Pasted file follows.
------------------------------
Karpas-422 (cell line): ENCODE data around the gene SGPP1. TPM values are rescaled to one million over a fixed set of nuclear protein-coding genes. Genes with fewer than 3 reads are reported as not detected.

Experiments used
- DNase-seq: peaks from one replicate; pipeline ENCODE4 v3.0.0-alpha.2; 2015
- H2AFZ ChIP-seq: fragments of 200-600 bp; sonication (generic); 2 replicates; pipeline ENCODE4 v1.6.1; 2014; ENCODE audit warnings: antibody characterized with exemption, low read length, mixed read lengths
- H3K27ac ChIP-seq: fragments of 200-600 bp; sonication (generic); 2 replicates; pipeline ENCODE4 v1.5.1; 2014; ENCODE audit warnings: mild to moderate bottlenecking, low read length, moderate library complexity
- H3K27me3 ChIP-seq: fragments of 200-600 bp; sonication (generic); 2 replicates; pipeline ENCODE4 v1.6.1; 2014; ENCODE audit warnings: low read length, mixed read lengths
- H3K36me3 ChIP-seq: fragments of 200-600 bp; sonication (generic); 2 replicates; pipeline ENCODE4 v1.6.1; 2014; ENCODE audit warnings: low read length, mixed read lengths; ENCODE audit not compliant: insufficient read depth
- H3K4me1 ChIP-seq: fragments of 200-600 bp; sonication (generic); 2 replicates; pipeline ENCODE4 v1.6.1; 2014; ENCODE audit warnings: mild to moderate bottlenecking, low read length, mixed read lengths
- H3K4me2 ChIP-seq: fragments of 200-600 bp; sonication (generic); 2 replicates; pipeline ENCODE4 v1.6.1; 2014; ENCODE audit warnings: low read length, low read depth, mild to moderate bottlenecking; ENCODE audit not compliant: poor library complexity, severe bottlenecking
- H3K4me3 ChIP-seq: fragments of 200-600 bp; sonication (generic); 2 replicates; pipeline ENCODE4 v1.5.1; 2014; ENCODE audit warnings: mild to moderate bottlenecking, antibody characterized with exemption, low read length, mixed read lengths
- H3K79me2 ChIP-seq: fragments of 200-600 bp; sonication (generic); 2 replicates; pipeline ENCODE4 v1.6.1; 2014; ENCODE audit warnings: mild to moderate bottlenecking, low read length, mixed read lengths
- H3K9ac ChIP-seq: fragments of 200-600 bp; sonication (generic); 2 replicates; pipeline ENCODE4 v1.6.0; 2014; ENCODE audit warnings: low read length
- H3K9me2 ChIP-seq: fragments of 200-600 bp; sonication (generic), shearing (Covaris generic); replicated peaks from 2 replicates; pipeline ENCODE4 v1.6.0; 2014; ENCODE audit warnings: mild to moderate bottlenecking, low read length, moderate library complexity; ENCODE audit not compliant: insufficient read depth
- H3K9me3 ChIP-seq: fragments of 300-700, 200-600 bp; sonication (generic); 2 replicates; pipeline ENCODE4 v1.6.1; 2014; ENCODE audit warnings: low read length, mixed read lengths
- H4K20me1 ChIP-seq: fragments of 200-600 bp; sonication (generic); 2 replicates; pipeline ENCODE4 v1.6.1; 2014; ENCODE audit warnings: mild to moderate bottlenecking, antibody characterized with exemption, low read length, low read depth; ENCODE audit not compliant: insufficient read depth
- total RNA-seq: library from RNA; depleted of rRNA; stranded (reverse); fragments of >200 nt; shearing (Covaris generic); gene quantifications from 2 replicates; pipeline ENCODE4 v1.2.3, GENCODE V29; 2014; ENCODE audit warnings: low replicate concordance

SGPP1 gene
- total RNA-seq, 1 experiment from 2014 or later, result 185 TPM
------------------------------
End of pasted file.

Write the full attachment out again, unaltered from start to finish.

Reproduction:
Karpas-422 (cell line): ENCODE data around the gene SGPP1. TPM values are rescaled to one million over a fixed set of nuclear protein-coding genes. Genes with fewer than 3 reads are reported as not detected.

Experiments used
- DNase-seq: peaks from one replicate; pipeline ENCODE4 v3.0.0-alpha.2; 2015
- H2AFZ ChIP-seq: fragments of 200-600 bp; sonication (generic); 2 replicates; pipeline ENCODE4 v1.6.1; 2014; ENCODE audit warnings: antibody characterized with exemption, low read length, mixed read lengths
- H3K27ac ChIP-seq: fragments of 200-600 bp; sonication (generic); 2 replicates; pipeline ENCODE4 v1.5.1; 2014; ENCODE audit warnings: mild to moderate bottlenecking, low read length, moderate library complexity
- H3K27me3 ChIP-seq: fragments of 200-600 bp; sonication (generic); 2 replicates; pipeline ENCODE4 v1.6.1; 2014; ENCODE audit warnings: low read length, mixed read lengths
- H3K36me3 ChIP-seq: fragments of 200-600 bp; sonication (generic); 2 replicates; pipeline ENCODE4 v1.6.1; 2014; ENCODE audit warnings: low read length, mixed read lengths; ENCODE audit not compliant: insufficient read depth
- H3K4me1 ChIP-seq: fragments of 200-600 bp; sonication (generic); 2 replicates; pipeline ENCODE4 v1.6.1; 2014; ENCODE audit warnings: mild to moderate bottlenecking, low read length, mixed read lengths
- H3K4me2 ChIP-seq: fragments of 200-600 bp; sonication (generic); 2 replicates; pipeline ENCODE4 v1.6.1; 2014; ENCODE audit warnings: low read length, low read depth, mild to moderate bottlenecking; ENCODE audit not compliant: poor library complexity, severe bottlenecking
- H3K4me3 ChIP-seq: fragments of 200-600 bp; sonication (generic); 2 replicates; pipeline ENCODE4 v1.5.1; 2014; ENCODE audit warnings: mild to moderate bottlenecking, antibody characterized with exemption, low read length, mixed read lengths
- H3K79me2 ChIP-seq: fragments of 200-600 bp; sonication (generic); 2 replicates; pipeline ENCODE4 v1.6.1; 2014; ENCODE audit warnings: mild to moderate bottlenecking, low read length, mixed read lengths
- H3K9ac ChIP-seq: fragments of 200-600 bp; sonication (generic); 2 replicates; pipeline ENCODE4 v1.6.0; 2014; ENCODE audit warnings: low read length
- H3K9me2 ChIP-seq: fragments of 200-600 bp; sonication (generic), shearing (Covaris generic); replicated peaks from 2 replicates; pipeline ENCODE4 v1.6.0; 2014; ENCODE audit warnings: mild to moderate bottlenecking, low read length, moderate library complexity; ENCODE audit not compliant: insufficient read depth
- H3K9me3 ChIP-seq: fragments of 300-700, 200-600 bp; sonication (generic); 2 replicates; pipeline ENCODE4 v1.6.1; 2014; ENCODE audit warnings: low read length, mixed read lengths
- H4K20me1 ChIP-seq: fragments of 200-600 bp; sonication (generic); 2 replicates; pipeline ENCODE4 v1.6.1; 2014; ENCODE audit warnings: mild to moderate bottlenecking, antibody characterized with exemption, low read length, low read depth; ENCODE audit not compliant: insufficient read depth
- total RNA-seq: library from RNA; depleted of rRNA; stranded (reverse); fragments of >200 nt; shearing (Covaris generic); gene quantifications from 2 replicates; pipeline ENCODE4 v1.2.3, GENCODE V29; 2014; ENCODE audit warnings: low replicate concordance

SGPP1 gene
- total RNA-seq, 1 experiment from 2014 or later, result 185 TPM